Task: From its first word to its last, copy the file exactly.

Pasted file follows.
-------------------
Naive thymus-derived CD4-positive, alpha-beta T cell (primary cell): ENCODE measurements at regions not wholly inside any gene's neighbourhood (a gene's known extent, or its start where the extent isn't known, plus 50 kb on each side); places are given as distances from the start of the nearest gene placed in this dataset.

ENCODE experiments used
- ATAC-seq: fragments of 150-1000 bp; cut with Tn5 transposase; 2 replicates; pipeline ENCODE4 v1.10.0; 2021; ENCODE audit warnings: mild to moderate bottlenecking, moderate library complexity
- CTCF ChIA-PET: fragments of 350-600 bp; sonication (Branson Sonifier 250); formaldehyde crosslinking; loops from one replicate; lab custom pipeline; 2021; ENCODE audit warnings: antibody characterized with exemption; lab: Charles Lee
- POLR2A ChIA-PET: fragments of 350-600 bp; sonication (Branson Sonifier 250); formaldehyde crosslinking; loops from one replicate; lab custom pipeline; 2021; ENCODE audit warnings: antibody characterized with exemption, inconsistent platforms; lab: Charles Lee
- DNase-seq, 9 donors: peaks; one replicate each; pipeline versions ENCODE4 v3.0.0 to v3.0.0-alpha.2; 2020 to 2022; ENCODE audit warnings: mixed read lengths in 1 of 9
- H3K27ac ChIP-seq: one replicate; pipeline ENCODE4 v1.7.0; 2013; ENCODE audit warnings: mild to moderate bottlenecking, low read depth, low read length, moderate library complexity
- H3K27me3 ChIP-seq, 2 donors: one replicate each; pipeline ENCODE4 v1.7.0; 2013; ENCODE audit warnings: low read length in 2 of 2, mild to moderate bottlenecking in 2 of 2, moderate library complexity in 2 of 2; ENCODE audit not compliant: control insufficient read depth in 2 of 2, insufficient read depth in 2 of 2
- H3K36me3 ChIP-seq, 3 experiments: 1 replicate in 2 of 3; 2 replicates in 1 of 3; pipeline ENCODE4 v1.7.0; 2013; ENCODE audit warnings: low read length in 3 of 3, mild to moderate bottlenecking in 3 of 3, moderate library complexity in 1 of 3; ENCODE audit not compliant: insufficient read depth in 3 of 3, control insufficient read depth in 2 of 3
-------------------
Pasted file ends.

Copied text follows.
Naive thymus-derived CD4-positive, alpha-beta T cell (primary cell): ENCODE measurements at regions not wholly inside any gene's neighbourhood (a gene's known extent, or its start where the extent isn't known, plus 50 kb on each side); places are given as distances from the start of the nearest gene placed in this dataset.

ENCODE experiments used
- ATAC-seq: fragments of 150-1000 bp; cut with Tn5 transposase; 2 replicates; pipeline ENCODE4 v1.10.0; 2021; ENCODE audit warnings: mild to moderate bottlenecking, moderate library complexity
- CTCF ChIA-PET: fragments of 350-600 bp; sonication (Branson Sonifier 250); formaldehyde crosslinking; loops from one replicate; lab custom pipeline; 2021; ENCODE audit warnings: antibody characterized with exemption; lab: Charles Lee
- POLR2A ChIA-PET: fragments of 350-600 bp; sonication (Branson Sonifier 250); formaldehyde crosslinking; loops from one replicate; lab custom pipeline; 2021; ENCODE audit warnings: antibody characterized with exemption, inconsistent platforms; lab: Charles Lee
- DNase-seq, 9 donors: peaks; one replicate each; pipeline versions ENCODE4 v3.0.0 to v3.0.0-alpha.2; 2020 to 2022; ENCODE audit warnings: mixed read lengths in 1 of 9
- H3K27ac ChIP-seq: one replicate; pipeline ENCODE4 v1.7.0; 2013; ENCODE audit warnings: mild to moderate bottlenecking, low read depth, low read length, moderate library complexity
- H3K27me3 ChIP-seq, 2 donors: one replicate each; pipeline ENCODE4 v1.7.0; 2013; ENCODE audit warnings: low read length in 2 of 2, mild to moderate bottlenecking in 2 of 2, moderate library complexity in 2 of 2; ENCODE audit not compliant: control insufficient read depth in 2 of 2, insufficient read depth in 2 of 2
- H3K36me3 ChIP-seq, 3 experiments: 1 replicate in 2 of 3; 2 replicates in 1 of 3; pipeline ENCODE4 v1.7.0; 2013; ENCODE audit warnings: low read length in 3 of 3, mild to moderate bottlenecking in 3 of 3, moderate library complexity in 1 of 3; ENCODE audit not compliant: insufficient read depth in 3 of 3, control insufficient read depth in 2 of 3